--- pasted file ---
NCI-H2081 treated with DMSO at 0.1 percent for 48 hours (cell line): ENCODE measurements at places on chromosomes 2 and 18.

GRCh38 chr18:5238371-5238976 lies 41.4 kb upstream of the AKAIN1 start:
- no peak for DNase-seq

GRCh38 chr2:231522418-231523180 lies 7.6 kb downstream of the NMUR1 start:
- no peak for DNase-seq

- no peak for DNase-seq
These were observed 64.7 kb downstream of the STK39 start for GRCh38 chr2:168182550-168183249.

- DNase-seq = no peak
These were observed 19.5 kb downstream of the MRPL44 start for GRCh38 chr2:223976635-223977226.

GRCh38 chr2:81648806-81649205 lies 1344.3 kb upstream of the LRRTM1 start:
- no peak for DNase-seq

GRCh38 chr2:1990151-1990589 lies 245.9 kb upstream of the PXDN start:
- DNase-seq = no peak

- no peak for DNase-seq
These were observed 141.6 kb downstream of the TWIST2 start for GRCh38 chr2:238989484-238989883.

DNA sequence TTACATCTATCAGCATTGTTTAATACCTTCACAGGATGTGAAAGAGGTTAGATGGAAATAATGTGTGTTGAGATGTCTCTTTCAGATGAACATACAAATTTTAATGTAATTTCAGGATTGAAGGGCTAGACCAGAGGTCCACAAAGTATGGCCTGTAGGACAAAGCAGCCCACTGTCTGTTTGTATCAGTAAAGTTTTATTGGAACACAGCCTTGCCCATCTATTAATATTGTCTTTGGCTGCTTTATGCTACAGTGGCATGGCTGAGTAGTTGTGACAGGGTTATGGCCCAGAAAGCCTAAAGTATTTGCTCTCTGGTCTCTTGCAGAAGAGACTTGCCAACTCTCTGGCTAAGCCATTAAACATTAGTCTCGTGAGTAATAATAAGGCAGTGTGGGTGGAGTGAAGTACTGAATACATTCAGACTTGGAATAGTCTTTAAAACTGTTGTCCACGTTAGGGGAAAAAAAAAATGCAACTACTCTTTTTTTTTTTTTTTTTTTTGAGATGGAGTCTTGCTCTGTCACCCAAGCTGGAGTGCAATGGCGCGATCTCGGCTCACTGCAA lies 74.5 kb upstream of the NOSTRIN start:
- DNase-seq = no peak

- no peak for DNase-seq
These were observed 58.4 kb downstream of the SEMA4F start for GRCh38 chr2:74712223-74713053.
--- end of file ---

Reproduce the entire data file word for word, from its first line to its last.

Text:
NCI-H2081 treated with DMSO at 0.1 percent for 48 hours (cell line): ENCODE measurements at places on chromosomes 2 and 18.

GRCh38 chr18:5238371-5238976 lies 41.4 kb upstream of the AKAIN1 start:
- no peak for DNase-seq

GRCh38 chr2:231522418-231523180 lies 7.6 kb downstream of the NMUR1 start:
- no peak for DNase-seq

- no peak for DNase-seq
These were observed 64.7 kb downstream of the STK39 start for GRCh38 chr2:168182550-168183249.

- DNase-seq = no peak
These were observed 19.5 kb downstream of the MRPL44 start for GRCh38 chr2:223976635-223977226.

GRCh38 chr2:81648806-81649205 lies 1344.3 kb upstream of the LRRTM1 start:
- no peak for DNase-seq

GRCh38 chr2:1990151-1990589 lies 245.9 kb upstream of the PXDN start:
- DNase-seq = no peak

- no peak for DNase-seq
These were observed 141.6 kb downstream of the TWIST2 start for GRCh38 chr2:238989484-238989883.

DNA sequence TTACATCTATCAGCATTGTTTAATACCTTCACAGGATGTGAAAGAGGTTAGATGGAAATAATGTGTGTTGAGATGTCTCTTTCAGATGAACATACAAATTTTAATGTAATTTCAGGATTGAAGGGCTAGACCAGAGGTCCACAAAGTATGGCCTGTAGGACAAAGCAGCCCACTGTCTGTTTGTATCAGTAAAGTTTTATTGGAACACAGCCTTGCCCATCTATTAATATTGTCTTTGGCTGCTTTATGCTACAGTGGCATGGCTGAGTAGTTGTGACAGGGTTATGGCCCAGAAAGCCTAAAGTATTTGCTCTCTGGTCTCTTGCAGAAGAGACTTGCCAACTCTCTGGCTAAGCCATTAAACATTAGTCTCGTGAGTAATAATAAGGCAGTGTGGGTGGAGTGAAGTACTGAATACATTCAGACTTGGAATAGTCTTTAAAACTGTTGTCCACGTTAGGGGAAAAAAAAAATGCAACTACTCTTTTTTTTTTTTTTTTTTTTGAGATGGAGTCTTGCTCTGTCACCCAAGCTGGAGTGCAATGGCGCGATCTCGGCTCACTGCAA lies 74.5 kb upstream of the NOSTRIN start:
- DNase-seq = no peak

- no peak for DNase-seq
These were observed 58.4 kb downstream of the SEMA4F start for GRCh38 chr2:74712223-74713053.